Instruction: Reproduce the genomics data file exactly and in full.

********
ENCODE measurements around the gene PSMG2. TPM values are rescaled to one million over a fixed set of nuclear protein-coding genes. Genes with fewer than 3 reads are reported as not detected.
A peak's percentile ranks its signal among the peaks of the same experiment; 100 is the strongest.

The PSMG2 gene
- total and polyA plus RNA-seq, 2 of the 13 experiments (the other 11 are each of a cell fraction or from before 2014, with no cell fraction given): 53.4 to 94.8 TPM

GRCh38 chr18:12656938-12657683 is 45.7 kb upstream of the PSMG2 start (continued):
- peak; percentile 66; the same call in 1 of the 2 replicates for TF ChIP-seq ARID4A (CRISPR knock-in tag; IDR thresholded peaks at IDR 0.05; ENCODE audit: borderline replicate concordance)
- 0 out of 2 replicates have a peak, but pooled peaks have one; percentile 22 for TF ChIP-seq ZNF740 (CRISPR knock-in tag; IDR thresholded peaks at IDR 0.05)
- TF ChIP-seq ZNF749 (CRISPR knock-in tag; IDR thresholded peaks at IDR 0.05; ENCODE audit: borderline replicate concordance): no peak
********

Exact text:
ENCODE measurements around the gene PSMG2. TPM values are rescaled to one million over a fixed set of nuclear protein-coding genes. Genes with fewer than 3 reads are reported as not detected.
A peak's percentile ranks its signal among the peaks of the same experiment; 100 is the strongest.

The PSMG2 gene
- total and polyA plus RNA-seq, 2 of the 13 experiments (the other 11 are each of a cell fraction or from before 2014, with no cell fraction given): 53.4 to 94.8 TPM

GRCh38 chr18:12656938-12657683 is 45.7 kb upstream of the PSMG2 start (continued):
- peak; percentile 66; the same call in 1 of the 2 replicates for TF ChIP-seq ARID4A (CRISPR knock-in tag; IDR thresholded peaks at IDR 0.05; ENCODE audit: borderline replicate concordance)
- 0 out of 2 replicates have a peak, but pooled peaks have one; percentile 22 for TF ChIP-seq ZNF740 (CRISPR knock-in tag; IDR thresholded peaks at IDR 0.05)
- TF ChIP-seq ZNF749 (CRISPR knock-in tag; IDR thresholded peaks at IDR 0.05; ENCODE audit: borderline replicate concordance): no peak